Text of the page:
Gamma radiation, also known as gamma rays (denoted as γ), is electromagnetic radiation of high frequency (very short wavelength). They are produced by sub-atomic particle interactions such as electron-positron annihilation, neutral pion decay, radioactive decay (including isomeric transition which involves an inhibited gamma decay), fusion, fission or inverse Compton scattering in astrophysical processes. Gamma rays have frequencies above 10 exahertz (1019 Hz), and therefore have energies above 100 keV and wavelength less than 10 picometers, often smaller than an atom. Gamma rays from radioactive decay commonly have energies of a few hundred keV, and almost always less than 10 MeV. The upper limit for such energies is about 20 MeV, and there is effectively no lower limit (they are sometimes classed as x-rays if their frequencies are lower than 1019 Hz).
Because gamma rays are a form of ionizing radiation, they pose a health hazard.
Paul Villard, a French chemist and physicist, discovered gamma radiation in 1900, while studying radiation emitted from radium. Alpha and beta "rays" had already been separated and named by the work of Ernest Rutherford in 1899, and in 1903 Rutherford named Villard's distinct new radiation "gamma rays."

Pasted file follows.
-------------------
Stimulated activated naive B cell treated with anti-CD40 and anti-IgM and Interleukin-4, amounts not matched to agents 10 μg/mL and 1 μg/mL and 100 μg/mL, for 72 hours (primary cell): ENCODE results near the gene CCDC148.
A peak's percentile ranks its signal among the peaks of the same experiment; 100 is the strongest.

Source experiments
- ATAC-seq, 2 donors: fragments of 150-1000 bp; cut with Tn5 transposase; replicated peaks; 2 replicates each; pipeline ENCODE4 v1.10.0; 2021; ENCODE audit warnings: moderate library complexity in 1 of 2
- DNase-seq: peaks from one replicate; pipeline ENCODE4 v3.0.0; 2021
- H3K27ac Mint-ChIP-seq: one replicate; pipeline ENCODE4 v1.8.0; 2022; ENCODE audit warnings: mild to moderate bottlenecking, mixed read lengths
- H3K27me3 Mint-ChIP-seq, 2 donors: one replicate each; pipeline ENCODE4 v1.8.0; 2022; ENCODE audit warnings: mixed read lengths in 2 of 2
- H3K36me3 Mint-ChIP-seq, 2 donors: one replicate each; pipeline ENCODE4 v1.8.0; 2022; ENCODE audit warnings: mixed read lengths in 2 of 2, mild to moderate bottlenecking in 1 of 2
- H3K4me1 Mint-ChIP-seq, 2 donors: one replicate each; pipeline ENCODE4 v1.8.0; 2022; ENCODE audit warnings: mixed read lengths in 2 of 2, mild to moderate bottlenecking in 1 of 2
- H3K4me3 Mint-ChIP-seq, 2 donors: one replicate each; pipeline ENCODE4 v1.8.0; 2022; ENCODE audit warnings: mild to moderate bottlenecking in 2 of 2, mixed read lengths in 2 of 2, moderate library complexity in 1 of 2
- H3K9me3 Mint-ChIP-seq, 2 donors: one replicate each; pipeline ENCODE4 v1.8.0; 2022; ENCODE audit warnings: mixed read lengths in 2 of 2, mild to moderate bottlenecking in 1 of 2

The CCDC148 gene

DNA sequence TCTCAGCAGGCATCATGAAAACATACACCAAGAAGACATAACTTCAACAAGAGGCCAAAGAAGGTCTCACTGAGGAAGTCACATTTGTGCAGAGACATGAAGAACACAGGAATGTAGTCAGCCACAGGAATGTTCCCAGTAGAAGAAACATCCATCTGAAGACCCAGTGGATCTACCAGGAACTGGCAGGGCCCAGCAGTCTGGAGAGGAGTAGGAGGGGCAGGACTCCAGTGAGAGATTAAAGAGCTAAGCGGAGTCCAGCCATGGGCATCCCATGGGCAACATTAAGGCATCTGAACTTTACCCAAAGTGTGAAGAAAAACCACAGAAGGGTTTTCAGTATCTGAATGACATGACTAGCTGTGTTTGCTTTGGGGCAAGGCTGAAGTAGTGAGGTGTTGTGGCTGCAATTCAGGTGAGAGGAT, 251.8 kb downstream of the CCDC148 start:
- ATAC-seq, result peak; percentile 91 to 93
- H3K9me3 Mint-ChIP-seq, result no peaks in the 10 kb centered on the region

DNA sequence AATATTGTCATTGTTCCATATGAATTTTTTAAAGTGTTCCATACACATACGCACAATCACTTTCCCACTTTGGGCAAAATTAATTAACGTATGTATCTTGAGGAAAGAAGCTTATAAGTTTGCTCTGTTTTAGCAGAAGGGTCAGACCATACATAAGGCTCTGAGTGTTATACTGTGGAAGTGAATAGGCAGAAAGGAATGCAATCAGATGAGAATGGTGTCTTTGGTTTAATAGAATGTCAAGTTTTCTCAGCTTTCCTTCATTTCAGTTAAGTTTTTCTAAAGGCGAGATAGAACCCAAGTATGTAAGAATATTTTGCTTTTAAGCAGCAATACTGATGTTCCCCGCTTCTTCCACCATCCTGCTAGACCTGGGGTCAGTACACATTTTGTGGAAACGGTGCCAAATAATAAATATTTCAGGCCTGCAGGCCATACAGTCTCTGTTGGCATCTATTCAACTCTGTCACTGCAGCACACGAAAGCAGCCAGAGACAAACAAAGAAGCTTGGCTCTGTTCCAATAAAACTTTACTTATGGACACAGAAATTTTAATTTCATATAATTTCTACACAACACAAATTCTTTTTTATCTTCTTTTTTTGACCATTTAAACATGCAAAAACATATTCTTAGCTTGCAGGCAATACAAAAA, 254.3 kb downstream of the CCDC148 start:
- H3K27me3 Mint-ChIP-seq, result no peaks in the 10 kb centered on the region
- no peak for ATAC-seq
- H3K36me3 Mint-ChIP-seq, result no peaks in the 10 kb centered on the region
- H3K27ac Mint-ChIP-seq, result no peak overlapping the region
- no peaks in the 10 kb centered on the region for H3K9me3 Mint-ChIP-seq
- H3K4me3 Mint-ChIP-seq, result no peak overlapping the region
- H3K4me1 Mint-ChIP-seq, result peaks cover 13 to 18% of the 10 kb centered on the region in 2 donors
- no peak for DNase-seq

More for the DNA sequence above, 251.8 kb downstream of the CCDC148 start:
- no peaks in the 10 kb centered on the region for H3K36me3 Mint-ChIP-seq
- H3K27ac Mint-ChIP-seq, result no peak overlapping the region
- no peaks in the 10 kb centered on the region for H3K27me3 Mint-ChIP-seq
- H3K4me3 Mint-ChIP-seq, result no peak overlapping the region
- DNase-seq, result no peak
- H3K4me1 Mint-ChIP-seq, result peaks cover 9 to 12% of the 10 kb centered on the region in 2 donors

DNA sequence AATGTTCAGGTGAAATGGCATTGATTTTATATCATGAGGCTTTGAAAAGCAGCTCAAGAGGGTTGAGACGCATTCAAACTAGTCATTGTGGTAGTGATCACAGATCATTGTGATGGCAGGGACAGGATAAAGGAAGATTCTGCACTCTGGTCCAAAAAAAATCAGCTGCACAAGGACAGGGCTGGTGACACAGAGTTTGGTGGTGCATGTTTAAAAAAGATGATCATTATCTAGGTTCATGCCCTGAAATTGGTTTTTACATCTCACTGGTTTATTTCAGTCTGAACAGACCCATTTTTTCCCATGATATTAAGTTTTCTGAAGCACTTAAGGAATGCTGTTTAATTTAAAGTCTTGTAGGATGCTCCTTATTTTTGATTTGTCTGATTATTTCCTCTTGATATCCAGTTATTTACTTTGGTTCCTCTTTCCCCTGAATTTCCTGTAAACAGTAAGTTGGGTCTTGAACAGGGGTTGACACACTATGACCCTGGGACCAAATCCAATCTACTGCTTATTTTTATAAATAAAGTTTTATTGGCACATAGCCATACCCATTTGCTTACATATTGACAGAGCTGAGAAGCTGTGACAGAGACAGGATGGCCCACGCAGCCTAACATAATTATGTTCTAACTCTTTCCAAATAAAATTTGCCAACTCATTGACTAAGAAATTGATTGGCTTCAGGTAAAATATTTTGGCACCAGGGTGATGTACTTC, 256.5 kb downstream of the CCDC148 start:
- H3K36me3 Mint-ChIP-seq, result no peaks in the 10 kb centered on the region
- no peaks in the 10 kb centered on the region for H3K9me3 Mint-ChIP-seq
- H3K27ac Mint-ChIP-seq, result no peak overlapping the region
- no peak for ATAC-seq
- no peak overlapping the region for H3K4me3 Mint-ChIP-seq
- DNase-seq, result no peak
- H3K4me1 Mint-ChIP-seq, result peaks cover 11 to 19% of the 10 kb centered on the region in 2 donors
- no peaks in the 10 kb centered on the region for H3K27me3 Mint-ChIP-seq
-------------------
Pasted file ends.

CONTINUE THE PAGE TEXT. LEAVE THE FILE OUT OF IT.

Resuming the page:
The distinction between X-rays and gamma rays has changed in recent decades. Originally, the electromagnetic radiation emitted by X-ray tubes had a longer wavelength than the radiation emitted by radioactive nuclei (gamma rays). Older literature distinguished between X- and gamma radiation on the basis of wavelength, with radiation shorter than some arbitrary wavelength, such as 10−11 m, defined as gamma rays. However, as shorter wavelength continuous spectrum "X-ray" sources such as linear accelerators and longer wavelength "gamma ray" emitters were discovered, the wavelength bands largely overlapped. The two types of radiation are now usually distinguished by their origin: X-rays are emitted by electrons outside the nucleus, while gamma rays are emitted by the nucleus.
Units of measure
Listed are units of measure and exposure of ionizing radiation .
|Name||Modern (US) unit of exposure name||Traditional (SI) unit of exposure name||Expression in terms of other SI units||Symbol|
|sievert||sievert||equivalent dose or rem||J/kg||Sv|
|grey||grey||absorbed dose or rad||J/kg||Gy|